What Makes a Tool Handy?
  • 2020-01-28

What exactly makes a tool handy?

How do you make a well-designed, user-friendly, quality hand tool? Before going any deeper, let’s first define what we mean by handy.

People who regularly use hand tools develop a sense of whether or not a classic tool is easy to work with. You know a good ratchet handle by the way you can smoothly change direction without looking at it, and how it connects perfectly with the socket. Its grip comfortably fits the palm, especially when you rotate it.

I recently discussed this topic with my wife. She was curious as to what exactly makes a hand tool handy. To her, every ratchet handle looks similar. The best explanation I could offer at the time was: You try it, and you just know. As you might imagine, this wasn’t particularly helpful for her. I began to wonder how one might describe the defining qualities of a handy tool in layman’s terms. When a tool is handy, you can simply feel it. It has a utilitarian and ergonomic design. It’s precise and sensitive and feels easy and pleasurable to use. Perhaps that’s what I should have told her. 

Later, I read the classic philosophy book, Zen and the Art of Motorcycle Maintenance, which contains many insightful descriptions of the sense I was attempting to describe. I’ll take the liberty of quoting these passages below.

"......There's what's called ``mechanic's feel,'' which is very obvious to those who know what it is, but hard to describe to those who don't; and when you see someone working on a machine who doesn't have it, you tend to suffer with the machine.

.....The mechanic's feel comes from a deep inner kinesthetic feeling for the elasticity of materials. Some materials, like ceramics, have very little, so that when you thread a porcelain fitting you're very careful not to apply great pressures. Other materials, like steel, have tremendous elasticity, more than rubber, but in a range in which, unless you're working with large mechanical forces, the elasticity isn't apparent.

......With nuts and bolts you're in the range of large mechanical forces and you should understand that within these ranges metals are elastic. When you take up a nut there's a point called ``finger-tight'' where there's contact but no takeup of elasticity. Then there's ``snug,'' in which the easy surface elasticity is taken up. Then there's a range called ``tight,'' in which all the elasticity is taken up. The force required to reach these three points is different for each size of nut and bolt, and different for lubricated bolts and for locknuts.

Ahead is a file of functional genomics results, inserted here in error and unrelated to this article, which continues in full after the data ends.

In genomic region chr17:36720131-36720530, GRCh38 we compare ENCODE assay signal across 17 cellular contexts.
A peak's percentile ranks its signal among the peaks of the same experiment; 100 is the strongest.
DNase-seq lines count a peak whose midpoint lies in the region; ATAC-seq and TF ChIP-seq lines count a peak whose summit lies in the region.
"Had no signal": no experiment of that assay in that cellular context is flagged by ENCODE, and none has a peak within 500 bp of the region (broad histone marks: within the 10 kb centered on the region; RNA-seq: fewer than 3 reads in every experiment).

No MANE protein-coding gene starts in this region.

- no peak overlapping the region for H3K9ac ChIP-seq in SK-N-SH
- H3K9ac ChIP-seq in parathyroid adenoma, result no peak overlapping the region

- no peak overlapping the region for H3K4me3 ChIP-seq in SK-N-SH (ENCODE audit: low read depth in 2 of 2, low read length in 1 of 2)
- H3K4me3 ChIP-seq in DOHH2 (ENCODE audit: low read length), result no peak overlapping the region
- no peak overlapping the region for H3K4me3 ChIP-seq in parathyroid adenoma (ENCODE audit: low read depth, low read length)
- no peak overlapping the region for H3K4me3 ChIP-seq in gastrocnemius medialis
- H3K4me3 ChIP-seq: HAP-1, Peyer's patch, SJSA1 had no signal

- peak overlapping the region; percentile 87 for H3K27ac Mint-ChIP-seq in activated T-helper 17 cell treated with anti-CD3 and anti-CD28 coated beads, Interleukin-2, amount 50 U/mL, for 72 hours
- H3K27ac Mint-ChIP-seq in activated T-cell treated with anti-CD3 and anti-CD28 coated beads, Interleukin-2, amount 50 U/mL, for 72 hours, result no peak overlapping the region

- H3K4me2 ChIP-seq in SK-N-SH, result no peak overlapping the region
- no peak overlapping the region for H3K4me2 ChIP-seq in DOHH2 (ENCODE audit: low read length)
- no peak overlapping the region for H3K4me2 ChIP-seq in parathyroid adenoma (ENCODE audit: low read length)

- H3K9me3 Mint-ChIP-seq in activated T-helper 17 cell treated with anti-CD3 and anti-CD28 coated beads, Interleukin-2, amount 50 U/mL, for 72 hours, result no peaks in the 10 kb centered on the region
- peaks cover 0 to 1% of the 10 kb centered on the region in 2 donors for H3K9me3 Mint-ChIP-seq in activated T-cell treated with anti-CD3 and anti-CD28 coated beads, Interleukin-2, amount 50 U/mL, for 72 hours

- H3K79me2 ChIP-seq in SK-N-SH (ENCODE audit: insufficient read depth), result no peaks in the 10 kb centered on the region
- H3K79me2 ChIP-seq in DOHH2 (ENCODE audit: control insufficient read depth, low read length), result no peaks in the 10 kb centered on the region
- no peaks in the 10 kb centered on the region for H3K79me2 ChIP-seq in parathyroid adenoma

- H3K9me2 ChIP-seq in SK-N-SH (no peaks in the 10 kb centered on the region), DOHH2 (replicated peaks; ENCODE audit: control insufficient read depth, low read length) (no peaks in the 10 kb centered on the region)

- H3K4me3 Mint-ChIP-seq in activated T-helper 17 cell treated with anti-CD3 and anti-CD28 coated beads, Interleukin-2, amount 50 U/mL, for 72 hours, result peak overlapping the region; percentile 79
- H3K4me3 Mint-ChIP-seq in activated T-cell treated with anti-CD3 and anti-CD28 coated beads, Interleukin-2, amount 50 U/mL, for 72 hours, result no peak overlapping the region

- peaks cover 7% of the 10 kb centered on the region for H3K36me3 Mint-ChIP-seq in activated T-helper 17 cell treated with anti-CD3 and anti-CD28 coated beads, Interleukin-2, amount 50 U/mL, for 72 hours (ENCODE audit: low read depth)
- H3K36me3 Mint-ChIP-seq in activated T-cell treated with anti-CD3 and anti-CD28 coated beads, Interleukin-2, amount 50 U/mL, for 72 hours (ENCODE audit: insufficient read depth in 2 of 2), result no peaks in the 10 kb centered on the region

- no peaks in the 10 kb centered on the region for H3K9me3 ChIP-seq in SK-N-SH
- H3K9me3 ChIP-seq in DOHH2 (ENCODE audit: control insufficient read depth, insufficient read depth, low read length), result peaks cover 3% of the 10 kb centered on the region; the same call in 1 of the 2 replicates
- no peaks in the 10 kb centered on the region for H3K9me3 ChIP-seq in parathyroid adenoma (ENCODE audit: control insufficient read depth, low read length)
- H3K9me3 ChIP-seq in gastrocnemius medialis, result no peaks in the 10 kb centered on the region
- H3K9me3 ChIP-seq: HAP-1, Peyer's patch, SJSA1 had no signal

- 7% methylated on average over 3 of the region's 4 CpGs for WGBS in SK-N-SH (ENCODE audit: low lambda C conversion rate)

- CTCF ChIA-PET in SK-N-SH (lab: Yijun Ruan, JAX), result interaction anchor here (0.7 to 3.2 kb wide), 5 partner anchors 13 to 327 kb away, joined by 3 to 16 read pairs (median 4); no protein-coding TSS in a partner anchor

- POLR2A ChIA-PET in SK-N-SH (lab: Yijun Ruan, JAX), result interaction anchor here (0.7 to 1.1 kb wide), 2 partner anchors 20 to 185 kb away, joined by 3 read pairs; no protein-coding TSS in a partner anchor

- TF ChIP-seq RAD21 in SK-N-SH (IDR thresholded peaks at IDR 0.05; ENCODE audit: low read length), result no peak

......The forces are different for steel and cast iron and brass and aluminum and plastics and ceramics. But a person with mechanic's feel knows when something's tight and stops. A person without it goes right on past and strips the threads or breaks the assembly.

.....A "mechanic's feel'' implies not only an understanding for the elasticity of metal but for its softness."

.....The insides of a motorcycle contain surfaces that are precise in some cases to as little as one ten-thousandth of an inch. If you drop them or get dirt on them or scratch them or bang them with a hammer they'll lose that precision. It's important to understand that the metal behind the surfaces can normally take great shock and stress but that the surfaces themselves cannot."

.....When handling precision parts that are stuck or difficult to manipulate, a person with mechanic's feel will avoid damaging the surfaces and work with his tools on the nonprecision surfaces of the same part whenever possible. If he must work on the surfaces themselves, he'll always use softer surfaces to work them with. Brass hammers, plastic hammers, wood hammers, rubber hammers and lead hammers are all available for this work. Use them. Vise jaws can be fitted with plastic and copper and lead faces. Use these too. Handle precision parts gently. You'll never be sorry. If you have a tendency to bang things around, take more time and try to develop a little more respect for the accomplishment that a precision part represents."

Zen and Motor Maintenance

(Robert M. Pirsig. Zen and the Art of Motorcycle Maintenance. (New York: William Morrow, 1974.))



You can feel that the author truly loves motorcycles and enjoys DIY. He recommends buying quality hand tools. If your budget won’t stretch to cover brand-new quality hand tools, buying used tools of high quality would still be preferable to buying new ones of low quality. Used, high-end tools are more durable than new, low-end tools.  

Despite a motorcycle’s tough-looking exterior, the engine is filled with precise and sensitive parts and shouldn’t be handled by any person who lacks the "mechanic's feel." High-quality hand tools allow a mechanic to sense subtle differences in torque and tension of bolts. That’s why manufacturing quality tools requires strict monitoring of tolerance control by precision CNC machines, a consistent raw material source and stable heat treatment. Any variation in the above factors will cause irregularities in the durability, precision and quality of the end product.

Tien-I has a deep understanding of how to make truly handy tools that are esteemed by professionals and DIY enthusiasts alike. If you are interested in finding a reliable source of quality hand tools, feel free to contact our friendly and knowledgeable team.


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